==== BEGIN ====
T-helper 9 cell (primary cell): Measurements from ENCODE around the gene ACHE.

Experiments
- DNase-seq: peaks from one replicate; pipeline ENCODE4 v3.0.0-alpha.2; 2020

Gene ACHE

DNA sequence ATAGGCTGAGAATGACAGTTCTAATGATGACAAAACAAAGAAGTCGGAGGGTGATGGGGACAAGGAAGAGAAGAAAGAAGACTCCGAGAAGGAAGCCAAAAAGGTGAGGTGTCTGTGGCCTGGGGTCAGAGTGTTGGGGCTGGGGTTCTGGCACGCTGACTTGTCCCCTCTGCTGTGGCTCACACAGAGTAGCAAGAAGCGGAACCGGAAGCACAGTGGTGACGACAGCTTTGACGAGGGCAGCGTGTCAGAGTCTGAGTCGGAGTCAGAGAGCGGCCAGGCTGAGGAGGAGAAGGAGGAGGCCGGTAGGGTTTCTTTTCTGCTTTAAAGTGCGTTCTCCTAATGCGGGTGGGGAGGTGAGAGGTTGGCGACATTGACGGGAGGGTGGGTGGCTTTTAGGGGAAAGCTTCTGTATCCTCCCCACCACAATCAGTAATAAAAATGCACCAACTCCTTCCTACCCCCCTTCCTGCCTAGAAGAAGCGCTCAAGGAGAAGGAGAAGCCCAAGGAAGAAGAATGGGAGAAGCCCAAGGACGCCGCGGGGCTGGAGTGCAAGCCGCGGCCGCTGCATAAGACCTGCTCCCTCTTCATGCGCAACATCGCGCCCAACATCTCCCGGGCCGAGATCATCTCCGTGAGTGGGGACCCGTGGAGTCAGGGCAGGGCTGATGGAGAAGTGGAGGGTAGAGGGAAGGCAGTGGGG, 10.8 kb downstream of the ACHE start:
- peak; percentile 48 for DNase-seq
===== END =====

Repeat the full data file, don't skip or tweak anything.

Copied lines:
T-helper 9 cell (primary cell): Measurements from ENCODE around the gene ACHE.

Experiments
- DNase-seq: peaks from one replicate; pipeline ENCODE4 v3.0.0-alpha.2; 2020

Gene ACHE

DNA sequence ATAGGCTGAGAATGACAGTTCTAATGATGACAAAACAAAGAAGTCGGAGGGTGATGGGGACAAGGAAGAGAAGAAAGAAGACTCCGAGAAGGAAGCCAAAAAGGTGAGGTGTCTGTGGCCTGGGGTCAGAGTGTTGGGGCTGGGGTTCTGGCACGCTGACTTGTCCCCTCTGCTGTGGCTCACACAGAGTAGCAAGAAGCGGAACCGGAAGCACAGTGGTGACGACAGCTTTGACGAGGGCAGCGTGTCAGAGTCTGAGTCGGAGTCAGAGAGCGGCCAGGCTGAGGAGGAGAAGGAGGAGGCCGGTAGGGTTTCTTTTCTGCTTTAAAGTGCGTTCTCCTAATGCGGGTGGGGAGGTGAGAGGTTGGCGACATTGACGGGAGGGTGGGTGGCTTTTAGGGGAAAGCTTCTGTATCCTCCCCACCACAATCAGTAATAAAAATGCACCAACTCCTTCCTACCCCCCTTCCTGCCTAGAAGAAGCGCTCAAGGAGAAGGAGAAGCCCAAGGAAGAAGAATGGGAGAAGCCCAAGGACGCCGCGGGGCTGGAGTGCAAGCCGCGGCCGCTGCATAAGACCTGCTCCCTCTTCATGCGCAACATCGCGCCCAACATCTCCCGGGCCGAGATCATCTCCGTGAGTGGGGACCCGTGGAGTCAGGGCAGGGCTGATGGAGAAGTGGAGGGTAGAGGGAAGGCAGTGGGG, 10.8 kb downstream of the ACHE start:
- peak; percentile 48 for DNase-seq